A wide variety of people call themselves counsellors, which is perfectly legitimate as the term counsellor is not a legally protected title as is the case with psychotherapists, psychologists, and psychiatrists. Though for this reason, there is no minimum training requirement, the majority of counsellors hold university diplomas, bachelors degrees, or masters degrees in counselling. If someone has done one of these forms of training, you can reasonably expect to receive a professional and competent service from them, though of course no amount of training or legislation can realistically guarantee this, or should replace your own judgement about what is working for you.
Like the other mental health professions, most counsellors are also members of professional associations. The largest New Zealand counsellor specific professional association is the New Zealand Association of Counsellors (NZAC). NZAC members will have met minimum training requirements, and practice according to the NZAC code of ethics.
So that's a bit about counsellors. What about counselling? Here it gets a bit more complicated. All of the mental health professionals draw from a large pool of different ways of working, called modalities. If someone says they are offering counselling, and you want to know more specifically what they mean, you could ask what modality or modalities they are practicing. The different mental health professions tend to favour different modalities. Counsellors often practice person centered counselling, cognitive behavioural therapy (CBT), strengths based counselling, or solution focused counselling. (Though there are actually thousands of modalities!) If you want to learn more about any of these modalities, you could do a google search about them, or check out their wikipedia page.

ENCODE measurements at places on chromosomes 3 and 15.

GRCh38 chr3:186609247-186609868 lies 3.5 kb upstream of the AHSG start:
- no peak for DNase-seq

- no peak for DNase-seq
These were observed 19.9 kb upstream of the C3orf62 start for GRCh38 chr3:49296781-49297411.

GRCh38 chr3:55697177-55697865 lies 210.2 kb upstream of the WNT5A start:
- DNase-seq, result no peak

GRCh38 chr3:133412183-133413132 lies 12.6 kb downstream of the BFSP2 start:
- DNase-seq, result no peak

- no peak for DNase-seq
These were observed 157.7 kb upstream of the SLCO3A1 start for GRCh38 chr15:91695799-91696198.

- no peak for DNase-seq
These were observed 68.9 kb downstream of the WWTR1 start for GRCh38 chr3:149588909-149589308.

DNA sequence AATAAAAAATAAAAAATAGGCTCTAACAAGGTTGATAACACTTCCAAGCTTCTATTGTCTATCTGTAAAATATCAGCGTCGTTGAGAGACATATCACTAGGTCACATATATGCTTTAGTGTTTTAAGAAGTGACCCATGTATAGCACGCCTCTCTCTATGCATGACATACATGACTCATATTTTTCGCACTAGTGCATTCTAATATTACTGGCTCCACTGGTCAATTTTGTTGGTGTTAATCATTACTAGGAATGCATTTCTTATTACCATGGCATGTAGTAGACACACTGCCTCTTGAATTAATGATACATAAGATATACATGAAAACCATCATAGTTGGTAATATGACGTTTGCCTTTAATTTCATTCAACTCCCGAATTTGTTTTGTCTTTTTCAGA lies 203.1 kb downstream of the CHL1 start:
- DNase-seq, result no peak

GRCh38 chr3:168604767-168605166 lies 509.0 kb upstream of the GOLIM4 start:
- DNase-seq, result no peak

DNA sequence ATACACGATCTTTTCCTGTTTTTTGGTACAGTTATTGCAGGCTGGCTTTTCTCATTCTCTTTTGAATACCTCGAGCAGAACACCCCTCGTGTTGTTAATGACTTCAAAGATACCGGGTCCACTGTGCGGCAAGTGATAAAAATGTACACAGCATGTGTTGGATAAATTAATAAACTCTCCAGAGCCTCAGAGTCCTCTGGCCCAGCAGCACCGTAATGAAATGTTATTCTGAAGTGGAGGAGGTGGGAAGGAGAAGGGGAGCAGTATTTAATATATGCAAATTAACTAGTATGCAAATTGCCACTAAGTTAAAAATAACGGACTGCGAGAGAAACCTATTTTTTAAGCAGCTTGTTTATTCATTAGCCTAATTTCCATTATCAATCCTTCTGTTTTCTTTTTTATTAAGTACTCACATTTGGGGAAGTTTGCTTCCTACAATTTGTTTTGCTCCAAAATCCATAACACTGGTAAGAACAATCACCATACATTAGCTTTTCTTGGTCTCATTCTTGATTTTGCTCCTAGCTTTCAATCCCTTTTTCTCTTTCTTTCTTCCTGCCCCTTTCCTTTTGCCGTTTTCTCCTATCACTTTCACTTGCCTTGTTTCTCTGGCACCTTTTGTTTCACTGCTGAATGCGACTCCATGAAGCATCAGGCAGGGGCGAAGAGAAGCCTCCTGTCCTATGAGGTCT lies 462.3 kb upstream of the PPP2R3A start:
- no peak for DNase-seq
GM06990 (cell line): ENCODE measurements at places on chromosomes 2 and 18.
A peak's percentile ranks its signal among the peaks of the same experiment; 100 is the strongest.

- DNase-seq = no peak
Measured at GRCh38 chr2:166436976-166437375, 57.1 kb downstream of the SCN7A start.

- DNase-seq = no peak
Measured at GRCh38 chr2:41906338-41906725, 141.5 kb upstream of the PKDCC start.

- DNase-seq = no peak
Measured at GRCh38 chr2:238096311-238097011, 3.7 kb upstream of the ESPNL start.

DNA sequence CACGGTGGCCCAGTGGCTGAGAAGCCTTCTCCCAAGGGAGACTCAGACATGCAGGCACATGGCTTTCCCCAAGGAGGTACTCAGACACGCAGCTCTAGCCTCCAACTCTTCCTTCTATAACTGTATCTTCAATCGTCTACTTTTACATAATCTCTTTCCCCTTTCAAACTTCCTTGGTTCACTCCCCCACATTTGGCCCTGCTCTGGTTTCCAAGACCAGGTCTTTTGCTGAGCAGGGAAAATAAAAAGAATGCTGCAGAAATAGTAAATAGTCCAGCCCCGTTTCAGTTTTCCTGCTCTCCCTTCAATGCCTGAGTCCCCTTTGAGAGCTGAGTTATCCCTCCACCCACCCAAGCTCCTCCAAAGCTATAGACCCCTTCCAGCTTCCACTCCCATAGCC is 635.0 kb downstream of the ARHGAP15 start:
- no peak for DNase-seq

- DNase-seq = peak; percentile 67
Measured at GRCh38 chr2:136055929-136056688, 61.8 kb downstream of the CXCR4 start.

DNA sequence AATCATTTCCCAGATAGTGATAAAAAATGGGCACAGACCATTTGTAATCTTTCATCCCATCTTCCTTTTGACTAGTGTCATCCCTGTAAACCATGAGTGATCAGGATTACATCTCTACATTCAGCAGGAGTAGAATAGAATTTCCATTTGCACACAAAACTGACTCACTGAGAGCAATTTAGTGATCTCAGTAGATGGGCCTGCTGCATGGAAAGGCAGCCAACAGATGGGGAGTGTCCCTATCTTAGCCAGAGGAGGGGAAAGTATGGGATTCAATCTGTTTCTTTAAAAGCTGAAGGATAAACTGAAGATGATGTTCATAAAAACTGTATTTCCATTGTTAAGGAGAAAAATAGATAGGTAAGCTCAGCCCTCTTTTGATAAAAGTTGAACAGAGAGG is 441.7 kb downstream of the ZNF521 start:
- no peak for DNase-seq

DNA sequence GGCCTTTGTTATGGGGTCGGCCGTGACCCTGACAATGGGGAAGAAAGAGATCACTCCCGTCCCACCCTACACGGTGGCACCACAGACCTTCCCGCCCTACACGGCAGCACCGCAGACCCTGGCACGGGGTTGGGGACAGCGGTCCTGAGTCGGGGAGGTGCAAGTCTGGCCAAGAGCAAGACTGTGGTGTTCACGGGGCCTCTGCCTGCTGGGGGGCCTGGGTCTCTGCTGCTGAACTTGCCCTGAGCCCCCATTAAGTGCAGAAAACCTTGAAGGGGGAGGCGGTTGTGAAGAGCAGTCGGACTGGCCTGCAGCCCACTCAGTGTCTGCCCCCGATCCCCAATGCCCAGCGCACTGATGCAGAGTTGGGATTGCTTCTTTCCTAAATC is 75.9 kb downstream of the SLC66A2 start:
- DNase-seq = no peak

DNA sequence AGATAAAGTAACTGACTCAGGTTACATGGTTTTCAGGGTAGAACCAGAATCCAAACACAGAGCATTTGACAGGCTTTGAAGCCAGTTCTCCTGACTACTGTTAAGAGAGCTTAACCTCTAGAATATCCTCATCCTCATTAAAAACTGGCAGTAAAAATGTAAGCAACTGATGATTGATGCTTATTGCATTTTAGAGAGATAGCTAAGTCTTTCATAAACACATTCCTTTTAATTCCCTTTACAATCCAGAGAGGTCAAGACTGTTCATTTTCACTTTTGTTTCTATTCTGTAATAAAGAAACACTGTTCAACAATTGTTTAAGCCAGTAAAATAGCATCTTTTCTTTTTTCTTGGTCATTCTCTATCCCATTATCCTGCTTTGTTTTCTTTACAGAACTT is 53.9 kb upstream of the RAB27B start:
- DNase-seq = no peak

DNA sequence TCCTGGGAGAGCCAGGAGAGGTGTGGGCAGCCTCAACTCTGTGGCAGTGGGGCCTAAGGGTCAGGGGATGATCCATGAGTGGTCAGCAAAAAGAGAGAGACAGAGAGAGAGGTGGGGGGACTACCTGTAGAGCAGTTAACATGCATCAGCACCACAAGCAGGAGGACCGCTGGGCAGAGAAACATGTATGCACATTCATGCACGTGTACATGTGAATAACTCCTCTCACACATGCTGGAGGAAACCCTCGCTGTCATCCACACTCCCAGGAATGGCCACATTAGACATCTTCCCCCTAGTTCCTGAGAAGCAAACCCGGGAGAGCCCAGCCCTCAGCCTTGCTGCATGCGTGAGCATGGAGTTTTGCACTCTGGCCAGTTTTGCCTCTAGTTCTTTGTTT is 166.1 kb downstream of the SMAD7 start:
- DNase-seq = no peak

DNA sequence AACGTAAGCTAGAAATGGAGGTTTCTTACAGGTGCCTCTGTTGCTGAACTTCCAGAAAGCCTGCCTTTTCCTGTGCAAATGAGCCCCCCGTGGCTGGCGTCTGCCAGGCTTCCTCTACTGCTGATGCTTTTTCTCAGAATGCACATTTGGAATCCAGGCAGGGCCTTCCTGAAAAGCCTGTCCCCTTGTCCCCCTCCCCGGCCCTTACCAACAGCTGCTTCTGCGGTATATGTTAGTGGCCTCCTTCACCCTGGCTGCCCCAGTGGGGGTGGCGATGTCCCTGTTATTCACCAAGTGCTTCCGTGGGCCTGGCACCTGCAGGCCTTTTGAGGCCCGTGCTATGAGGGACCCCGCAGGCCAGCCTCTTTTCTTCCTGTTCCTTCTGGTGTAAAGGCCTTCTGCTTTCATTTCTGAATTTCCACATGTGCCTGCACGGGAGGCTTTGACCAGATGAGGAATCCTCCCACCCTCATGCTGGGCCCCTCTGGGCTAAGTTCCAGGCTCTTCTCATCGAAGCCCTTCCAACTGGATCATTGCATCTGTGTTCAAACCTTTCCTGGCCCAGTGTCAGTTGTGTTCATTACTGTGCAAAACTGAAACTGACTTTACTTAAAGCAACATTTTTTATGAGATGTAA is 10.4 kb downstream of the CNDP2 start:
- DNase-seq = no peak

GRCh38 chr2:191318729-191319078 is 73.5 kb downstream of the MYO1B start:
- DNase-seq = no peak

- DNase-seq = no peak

So if what really matters is the modality a practitioner is using, why do some professionals bother to call themselves by more than one term, ie psychotherapist and counsellor? This may just be marketing to appeal to a broader range of clients, but often it is indicative of a range of services. In the above example (which is the case here at Lucid Psychotherapy and Counselling), it is indicative that the practitioner is willing to work in a practical and short term way that counsellors are often known for, as well as the more long term of in depth work that is typically associated with psychotherapy.
Psychiatrists are at the top of the hierarchy of mental health professionals in terms of the responsibility that they carry, and influence they can exert. All psychiatrists are medical doctors, who have then completed further training in psychotherapy, psychiatric medications (which you can expect them to know more about than your GP), and the management of mental health issues. It takes many years of training to become a psychiatrist, and membership of the Royal Australian and New Zealand College of Psychiatrists (RANCP) is required.
So how is psychiatry different from everything else we've been talking about in this series? Unlike counsellors, psychologists, life coaches, and psychotherapists, psychiatrists can prescribe medications. Many people with some of the more serious mental health diagnosis see psychiatrists for initial assessments, then only occasionally to have their medication reviewed or adjusted. Though they are trained in some of the styles of talking therapy that the other mental health professions practice, most psychiatrists do little if any ongoing talking therapy of any sort with clients, and may charge relatively high fees for this service in private practice.